Vast methane plumes spotted bubbling up from the Arctic Ocean floor
Thursday, July 31, 2014, 1:01 PM - An international team of scientists, who are studying the vast deposits of methane trapped on the floor of the Arctic Ocean, have captured their first look at plumes of this powerful greenhouse gas bubbling up through water. This discovery could lead to better forecasting, but it also has serious implications for Earth's climate in the years to come.
Much of the science of global warming has been focused on the study of carbon dioxide (CO2) as the main culprit in the current trend of rising global temperatures and resulting climate disruption we're seeing today. This is only appropriate, since CO2 is, by far, the largest contributor to the problem - at least by total amount of gas that's added to the atmosphere on a yearly basis. However, methane (chemical formula CH4) is another greenhouse gas that's been 'on the radar' for climate scientists, because it is much better than carbon dioxide at trapping heat in our atmosphere. Over a 20 year span of time, kg for kg, methane traps over 85 times more heat than carbon dioxide. Over a 100 year period, that ratio drops, but even averaged over that long methane is still over 20 times more potent a greenhouse gas than CO2. Methane is only a small contributor to the overall climate change we're seeing now, but there are fears that this could change in the years to come.
|Credit: Pete Hill, SWERUS-C3|
Although there are natural sources of methane in the atmosphere, according to the US EPA, over 60 per cent comes from human activities - industry, agriculture and garbage. Scientists have also discovered large deposits of methane in the Arctic, where it has been locked away in a slushy frozen form on the sea floor called methane hydrates, which has also been called 'fire ice' due to the fact that it readily burns, even in its frozen form. These hydrates are kept frozen by the extreme low temperature and crushing pressure at the bottom of the ocean, but with our oceans accumulating more heat all the time now, these hydrates could 'melt' and release the methane in gas form. If that were to happen, all that methane bubbling up to the ocean surface and into the atmosphere would likely result in the accelerated rate of climate change we're seeing now turning into catastrophic abrupt climate change.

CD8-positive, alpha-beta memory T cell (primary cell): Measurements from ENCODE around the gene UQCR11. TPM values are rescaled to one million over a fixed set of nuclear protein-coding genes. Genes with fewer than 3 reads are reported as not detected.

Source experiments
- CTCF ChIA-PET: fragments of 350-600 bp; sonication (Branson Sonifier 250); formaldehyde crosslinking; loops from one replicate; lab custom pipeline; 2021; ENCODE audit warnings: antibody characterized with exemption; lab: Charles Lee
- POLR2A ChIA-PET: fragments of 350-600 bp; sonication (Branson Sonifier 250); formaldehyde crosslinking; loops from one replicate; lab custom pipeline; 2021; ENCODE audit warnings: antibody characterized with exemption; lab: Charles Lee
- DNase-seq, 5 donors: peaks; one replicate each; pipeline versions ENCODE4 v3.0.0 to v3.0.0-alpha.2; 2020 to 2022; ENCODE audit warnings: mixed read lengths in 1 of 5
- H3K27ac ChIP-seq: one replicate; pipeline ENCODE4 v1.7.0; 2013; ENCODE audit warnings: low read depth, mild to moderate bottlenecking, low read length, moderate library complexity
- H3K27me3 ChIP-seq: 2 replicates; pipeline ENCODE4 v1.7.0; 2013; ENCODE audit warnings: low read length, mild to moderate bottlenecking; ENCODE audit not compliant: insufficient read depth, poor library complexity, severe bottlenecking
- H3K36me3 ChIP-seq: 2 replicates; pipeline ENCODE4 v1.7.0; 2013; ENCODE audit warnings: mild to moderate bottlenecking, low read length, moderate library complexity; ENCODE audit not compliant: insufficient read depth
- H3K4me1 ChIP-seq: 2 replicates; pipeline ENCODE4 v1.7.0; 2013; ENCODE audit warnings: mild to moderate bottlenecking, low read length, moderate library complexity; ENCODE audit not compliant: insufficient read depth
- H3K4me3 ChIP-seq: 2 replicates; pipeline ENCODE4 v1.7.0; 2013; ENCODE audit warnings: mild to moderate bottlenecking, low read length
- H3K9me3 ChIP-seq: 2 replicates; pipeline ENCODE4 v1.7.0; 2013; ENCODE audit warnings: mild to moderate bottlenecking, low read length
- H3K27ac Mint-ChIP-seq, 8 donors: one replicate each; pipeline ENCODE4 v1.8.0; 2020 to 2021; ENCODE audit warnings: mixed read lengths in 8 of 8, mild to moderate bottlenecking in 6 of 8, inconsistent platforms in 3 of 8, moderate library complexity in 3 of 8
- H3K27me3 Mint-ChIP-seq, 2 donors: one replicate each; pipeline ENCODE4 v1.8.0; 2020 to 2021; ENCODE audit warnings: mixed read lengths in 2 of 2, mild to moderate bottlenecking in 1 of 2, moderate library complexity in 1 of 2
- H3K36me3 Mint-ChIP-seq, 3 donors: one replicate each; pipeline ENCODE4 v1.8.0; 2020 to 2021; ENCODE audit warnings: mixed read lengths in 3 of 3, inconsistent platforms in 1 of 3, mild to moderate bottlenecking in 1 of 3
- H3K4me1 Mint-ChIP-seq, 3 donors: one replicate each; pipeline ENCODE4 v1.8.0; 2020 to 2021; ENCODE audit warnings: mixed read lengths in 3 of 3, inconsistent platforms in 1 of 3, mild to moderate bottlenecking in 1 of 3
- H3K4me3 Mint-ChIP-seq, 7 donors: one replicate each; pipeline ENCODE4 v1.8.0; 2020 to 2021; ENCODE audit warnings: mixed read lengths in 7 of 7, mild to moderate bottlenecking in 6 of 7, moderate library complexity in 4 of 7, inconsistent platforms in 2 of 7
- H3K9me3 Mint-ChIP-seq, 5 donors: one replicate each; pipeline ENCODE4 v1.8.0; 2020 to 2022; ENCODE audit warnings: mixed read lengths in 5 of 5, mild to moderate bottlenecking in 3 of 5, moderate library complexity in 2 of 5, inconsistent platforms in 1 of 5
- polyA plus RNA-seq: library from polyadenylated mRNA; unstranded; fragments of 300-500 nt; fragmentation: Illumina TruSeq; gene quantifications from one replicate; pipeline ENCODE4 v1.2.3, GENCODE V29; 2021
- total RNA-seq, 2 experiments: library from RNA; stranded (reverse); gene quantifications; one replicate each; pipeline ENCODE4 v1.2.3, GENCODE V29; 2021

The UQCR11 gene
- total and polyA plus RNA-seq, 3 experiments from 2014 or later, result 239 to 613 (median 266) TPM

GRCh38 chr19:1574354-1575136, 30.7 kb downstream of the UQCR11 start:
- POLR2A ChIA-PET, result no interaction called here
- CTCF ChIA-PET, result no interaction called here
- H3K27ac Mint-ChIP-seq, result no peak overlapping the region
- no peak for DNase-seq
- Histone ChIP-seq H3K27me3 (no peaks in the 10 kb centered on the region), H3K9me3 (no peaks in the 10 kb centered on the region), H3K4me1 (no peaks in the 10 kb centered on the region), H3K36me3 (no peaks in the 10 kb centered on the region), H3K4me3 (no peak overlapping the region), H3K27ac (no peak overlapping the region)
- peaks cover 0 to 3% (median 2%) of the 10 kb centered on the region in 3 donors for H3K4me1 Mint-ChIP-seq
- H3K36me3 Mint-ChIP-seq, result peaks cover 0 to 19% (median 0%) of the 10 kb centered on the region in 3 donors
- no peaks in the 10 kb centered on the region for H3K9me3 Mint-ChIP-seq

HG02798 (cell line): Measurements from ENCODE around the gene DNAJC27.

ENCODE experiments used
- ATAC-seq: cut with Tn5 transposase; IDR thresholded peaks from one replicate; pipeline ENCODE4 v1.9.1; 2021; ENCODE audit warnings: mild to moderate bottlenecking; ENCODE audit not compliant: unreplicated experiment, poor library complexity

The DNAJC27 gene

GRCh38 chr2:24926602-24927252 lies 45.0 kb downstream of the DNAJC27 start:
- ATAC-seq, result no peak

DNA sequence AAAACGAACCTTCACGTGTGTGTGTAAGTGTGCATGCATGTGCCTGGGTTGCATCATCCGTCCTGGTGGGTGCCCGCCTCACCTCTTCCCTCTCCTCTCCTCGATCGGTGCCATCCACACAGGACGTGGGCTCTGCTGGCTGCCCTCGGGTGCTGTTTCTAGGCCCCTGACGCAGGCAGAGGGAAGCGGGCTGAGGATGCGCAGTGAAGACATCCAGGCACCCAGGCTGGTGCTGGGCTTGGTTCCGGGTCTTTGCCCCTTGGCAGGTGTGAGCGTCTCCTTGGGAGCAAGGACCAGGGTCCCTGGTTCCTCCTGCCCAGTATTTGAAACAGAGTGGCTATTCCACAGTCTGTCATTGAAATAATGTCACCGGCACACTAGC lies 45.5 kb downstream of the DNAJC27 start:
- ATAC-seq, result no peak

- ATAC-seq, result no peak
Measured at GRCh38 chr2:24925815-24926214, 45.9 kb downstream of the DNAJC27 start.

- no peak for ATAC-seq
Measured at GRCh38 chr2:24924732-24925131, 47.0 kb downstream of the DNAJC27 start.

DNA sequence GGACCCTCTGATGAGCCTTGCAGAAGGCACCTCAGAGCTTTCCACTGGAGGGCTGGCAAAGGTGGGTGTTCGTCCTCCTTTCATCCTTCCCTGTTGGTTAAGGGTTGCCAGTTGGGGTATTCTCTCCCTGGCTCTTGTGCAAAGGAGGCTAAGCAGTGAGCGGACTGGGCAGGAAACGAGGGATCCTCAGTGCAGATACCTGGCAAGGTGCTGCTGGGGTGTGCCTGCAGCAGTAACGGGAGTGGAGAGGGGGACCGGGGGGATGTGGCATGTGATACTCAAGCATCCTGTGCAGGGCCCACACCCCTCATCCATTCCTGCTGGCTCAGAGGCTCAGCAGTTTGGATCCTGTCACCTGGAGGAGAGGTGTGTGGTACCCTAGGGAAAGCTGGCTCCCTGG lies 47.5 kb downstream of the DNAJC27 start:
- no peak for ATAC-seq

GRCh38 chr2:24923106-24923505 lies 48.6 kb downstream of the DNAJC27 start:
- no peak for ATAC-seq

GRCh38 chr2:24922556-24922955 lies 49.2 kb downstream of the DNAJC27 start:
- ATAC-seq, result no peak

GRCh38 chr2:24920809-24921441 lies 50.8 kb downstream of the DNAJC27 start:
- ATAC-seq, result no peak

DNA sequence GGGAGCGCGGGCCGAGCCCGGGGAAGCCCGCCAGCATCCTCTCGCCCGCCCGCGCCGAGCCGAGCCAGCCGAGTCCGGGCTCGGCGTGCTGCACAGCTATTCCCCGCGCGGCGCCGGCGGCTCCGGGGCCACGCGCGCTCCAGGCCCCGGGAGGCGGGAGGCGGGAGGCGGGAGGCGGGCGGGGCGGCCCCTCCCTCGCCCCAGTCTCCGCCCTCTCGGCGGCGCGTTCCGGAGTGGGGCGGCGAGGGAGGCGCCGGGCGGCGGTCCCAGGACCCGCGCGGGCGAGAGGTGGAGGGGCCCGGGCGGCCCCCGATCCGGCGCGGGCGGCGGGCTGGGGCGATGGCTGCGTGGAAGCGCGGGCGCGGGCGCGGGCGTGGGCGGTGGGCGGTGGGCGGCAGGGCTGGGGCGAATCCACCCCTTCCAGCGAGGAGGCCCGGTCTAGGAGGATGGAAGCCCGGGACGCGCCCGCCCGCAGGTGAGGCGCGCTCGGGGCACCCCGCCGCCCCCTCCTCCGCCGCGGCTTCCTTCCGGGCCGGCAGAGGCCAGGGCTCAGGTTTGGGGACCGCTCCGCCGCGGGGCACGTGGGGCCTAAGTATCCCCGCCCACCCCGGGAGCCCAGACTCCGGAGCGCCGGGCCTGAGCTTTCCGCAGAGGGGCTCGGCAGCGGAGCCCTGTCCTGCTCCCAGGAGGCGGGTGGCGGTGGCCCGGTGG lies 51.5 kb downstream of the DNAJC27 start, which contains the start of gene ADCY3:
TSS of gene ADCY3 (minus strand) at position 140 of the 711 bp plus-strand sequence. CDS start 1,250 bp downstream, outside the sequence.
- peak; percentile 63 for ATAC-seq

Since these methane hydrate deposits were discovered, scientists have been doing what they can to monitor and study them, and now a team from SWERUS-C3 - the Swedish–Russian–US Arctic Ocean Investigation of Climate-Cryosphere-Carbon Interactions program - have actually spotted methane bubbling up through the water, while measuring a concentration of methane dissolved in the water that's 10-50 times higher than background levels.
”This was somewhat of a surprise,” SWERUS-C3 chief scientist Örjan Gustafsson, from Stockholm University, wrote in his blog. “While there has been much speculation about the vulnerability of regular marine hydrates along the continental slopes of the Arctic rim, very few actual observations of methane releases due to collapsing marine hydrates on the Arctic slope have been made."
The short, 3-second video below actually shows the bubbles they caught rising through the water:
According to Gustafsson, scientists have noted that the 'end' of the Gulf Stream in the Atlantic Ocean, which is a relatively warm 'tongue' of water that flows past northern Europe and through the Arctic Ocean towards East Siberia, may have been warming up in recent years. "[O]ur SWERUS-C3 program is hypothesizing that this heating may lead to destabilization of upper portion of the slope methane hydrates," he wrote. "This may be what we now for the first time are observing."
Does this mean that the disaster scenario is now developing? Unfortunately, at the moment, that's an unknown. The SWERUS-C3 team will be continuing to monitor the location as long as the weather holds out for their expedition. However, as the Stockholm University press release stated: "These early glimpses of what may be in store for a warming Arctic Ocean could help scientists project the future releases of the strong greenhouse gas methane from the Arctic Ocean."